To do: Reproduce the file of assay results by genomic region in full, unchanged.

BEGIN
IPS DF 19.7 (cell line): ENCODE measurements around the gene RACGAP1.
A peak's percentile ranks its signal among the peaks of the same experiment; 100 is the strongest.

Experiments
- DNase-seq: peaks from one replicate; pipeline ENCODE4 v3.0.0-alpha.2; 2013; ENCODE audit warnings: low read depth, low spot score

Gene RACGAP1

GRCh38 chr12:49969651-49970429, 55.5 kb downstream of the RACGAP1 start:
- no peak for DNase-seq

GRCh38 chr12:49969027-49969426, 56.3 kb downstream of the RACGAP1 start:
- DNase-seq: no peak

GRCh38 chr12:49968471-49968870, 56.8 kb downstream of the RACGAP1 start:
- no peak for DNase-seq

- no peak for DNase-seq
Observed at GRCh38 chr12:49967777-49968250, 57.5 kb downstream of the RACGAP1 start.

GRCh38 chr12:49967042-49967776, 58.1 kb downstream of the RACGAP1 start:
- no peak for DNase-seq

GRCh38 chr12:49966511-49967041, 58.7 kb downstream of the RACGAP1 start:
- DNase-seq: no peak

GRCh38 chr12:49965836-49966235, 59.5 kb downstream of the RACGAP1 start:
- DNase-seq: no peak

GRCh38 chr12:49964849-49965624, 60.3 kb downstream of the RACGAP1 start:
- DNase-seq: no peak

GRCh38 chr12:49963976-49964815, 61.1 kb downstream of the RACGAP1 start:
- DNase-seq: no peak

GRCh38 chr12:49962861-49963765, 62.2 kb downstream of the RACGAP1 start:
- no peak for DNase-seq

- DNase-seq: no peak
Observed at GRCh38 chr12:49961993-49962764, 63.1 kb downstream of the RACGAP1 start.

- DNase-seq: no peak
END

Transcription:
IPS DF 19.7 (cell line): ENCODE measurements around the gene RACGAP1.
A peak's percentile ranks its signal among the peaks of the same experiment; 100 is the strongest.

Experiments
- DNase-seq: peaks from one replicate; pipeline ENCODE4 v3.0.0-alpha.2; 2013; ENCODE audit warnings: low read depth, low spot score

Gene RACGAP1

GRCh38 chr12:49969651-49970429, 55.5 kb downstream of the RACGAP1 start:
- no peak for DNase-seq

GRCh38 chr12:49969027-49969426, 56.3 kb downstream of the RACGAP1 start:
- DNase-seq: no peak

GRCh38 chr12:49968471-49968870, 56.8 kb downstream of the RACGAP1 start:
- no peak for DNase-seq

- no peak for DNase-seq
Observed at GRCh38 chr12:49967777-49968250, 57.5 kb downstream of the RACGAP1 start.

GRCh38 chr12:49967042-49967776, 58.1 kb downstream of the RACGAP1 start:
- no peak for DNase-seq

GRCh38 chr12:49966511-49967041, 58.7 kb downstream of the RACGAP1 start:
- DNase-seq: no peak

GRCh38 chr12:49965836-49966235, 59.5 kb downstream of the RACGAP1 start:
- DNase-seq: no peak

GRCh38 chr12:49964849-49965624, 60.3 kb downstream of the RACGAP1 start:
- DNase-seq: no peak

GRCh38 chr12:49963976-49964815, 61.1 kb downstream of the RACGAP1 start:
- DNase-seq: no peak

GRCh38 chr12:49962861-49963765, 62.2 kb downstream of the RACGAP1 start:
- no peak for DNase-seq

- DNase-seq: no peak
Observed at GRCh38 chr12:49961993-49962764, 63.1 kb downstream of the RACGAP1 start.

- DNase-seq: no peak